"There may be within the black cohosh an active ingredient that may be isolated, extracted and identified, and undergo appropriate testing according to FDA guidelines. The far bigger and most important issue is how is it tested in humans for safety and efficacy," Utian said.

Dee Adams says she hears from menopausal women who would gladly join a clinical trial.

"For some women, menopause is just hellish - such an onslaught of so many changes, which is why it's called `The Change,' because it's awful," said Adams, 55, an Oxford, Mich., woman who teaches laughter as the best menopause medicine, using her online cartoon character, Minnie Pauz.

Black cohosh is among the most frequently mentioned alternatives for women visiting her Web site, Adams said.

"It's something that has been out there for years and years, so that is the buzz I hear - it's been used for so long, give it a try," she said.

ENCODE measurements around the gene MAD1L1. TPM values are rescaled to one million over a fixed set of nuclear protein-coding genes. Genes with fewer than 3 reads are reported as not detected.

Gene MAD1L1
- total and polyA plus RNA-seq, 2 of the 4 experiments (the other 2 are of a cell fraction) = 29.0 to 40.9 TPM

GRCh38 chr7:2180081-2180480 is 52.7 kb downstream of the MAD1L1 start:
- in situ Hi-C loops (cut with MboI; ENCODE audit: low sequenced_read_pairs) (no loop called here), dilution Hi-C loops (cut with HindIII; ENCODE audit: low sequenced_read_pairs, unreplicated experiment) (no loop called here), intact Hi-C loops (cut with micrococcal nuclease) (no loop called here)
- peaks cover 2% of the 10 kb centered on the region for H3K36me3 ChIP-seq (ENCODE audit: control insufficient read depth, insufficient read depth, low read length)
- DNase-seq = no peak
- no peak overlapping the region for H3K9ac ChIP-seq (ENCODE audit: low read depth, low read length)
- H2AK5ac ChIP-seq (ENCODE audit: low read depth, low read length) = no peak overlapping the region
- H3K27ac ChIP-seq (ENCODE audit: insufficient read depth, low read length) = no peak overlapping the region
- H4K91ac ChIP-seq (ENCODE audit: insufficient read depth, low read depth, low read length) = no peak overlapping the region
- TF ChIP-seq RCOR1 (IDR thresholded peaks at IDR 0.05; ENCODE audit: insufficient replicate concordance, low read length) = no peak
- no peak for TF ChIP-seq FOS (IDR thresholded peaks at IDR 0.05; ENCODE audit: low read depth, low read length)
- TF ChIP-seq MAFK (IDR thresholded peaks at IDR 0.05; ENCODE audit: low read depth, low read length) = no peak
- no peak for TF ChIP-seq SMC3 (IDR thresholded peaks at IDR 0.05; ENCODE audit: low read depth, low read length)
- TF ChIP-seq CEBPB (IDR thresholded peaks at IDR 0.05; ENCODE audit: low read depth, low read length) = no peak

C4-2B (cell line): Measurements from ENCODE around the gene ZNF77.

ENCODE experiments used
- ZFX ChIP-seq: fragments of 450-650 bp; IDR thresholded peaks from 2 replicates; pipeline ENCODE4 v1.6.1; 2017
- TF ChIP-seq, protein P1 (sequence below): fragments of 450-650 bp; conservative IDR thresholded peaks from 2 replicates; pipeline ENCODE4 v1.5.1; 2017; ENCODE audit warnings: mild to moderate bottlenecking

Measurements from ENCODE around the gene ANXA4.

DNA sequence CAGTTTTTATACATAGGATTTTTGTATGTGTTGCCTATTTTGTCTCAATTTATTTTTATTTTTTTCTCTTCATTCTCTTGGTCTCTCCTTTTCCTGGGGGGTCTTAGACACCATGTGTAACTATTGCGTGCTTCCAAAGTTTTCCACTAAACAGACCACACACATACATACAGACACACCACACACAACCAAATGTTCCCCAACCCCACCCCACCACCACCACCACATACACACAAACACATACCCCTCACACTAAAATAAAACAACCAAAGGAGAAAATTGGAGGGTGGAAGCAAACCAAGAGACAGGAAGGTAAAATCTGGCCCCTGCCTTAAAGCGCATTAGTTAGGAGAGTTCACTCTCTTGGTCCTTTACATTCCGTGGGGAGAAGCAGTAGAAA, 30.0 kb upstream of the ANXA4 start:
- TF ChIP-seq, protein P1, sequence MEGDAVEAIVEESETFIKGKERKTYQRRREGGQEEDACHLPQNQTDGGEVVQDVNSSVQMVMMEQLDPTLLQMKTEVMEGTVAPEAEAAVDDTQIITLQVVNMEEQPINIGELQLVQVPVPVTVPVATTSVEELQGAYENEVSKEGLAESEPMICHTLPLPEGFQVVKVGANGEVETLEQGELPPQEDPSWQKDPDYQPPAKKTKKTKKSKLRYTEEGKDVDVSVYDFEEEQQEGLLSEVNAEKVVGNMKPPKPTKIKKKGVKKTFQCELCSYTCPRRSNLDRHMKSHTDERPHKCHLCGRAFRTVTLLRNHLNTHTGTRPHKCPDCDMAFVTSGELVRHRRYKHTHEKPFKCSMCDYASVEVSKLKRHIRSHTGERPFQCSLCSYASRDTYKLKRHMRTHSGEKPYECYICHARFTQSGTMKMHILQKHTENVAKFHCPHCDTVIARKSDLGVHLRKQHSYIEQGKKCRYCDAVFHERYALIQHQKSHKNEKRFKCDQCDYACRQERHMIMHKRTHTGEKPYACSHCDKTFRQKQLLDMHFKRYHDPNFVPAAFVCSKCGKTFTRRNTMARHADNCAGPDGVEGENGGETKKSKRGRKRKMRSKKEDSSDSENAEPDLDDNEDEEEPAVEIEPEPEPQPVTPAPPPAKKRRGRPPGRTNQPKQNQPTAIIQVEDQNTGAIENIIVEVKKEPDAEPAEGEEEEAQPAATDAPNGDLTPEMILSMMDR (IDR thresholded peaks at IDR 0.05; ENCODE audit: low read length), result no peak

It is sold in various commercial permutations. At Clover's Natural Market in Columbia, Bruce Topping said his shelves have a variety of black cohosh capsules - a pinch of the flower root blended with other components - and "it is a popular seller." Clover's gets $8.50 for a container with 100 capsules, each about 500 milligrams.

But black cohosh isn't easy to find in the wild. Most of the flowers are found in the shade of dense woods, in rocky soil with good drainage. Thomas said there is an active market in "poaching" the flowers from national and state forests, which can lead to fewer natural specimens.

At the research center, the "shade houses" are long structures with roofs covered by special fabric of varying densities, all to simulate stages of shade and sunlight. Thomas is keeping tabs on how the black cohosh flowers develop under assorted conditions, and those flowers and findings will be sent to the University of Missouri-Columbia for further lab research. The black cohosh project is just a part of alternative medicine research under way at the university, much of it financed by federal funds.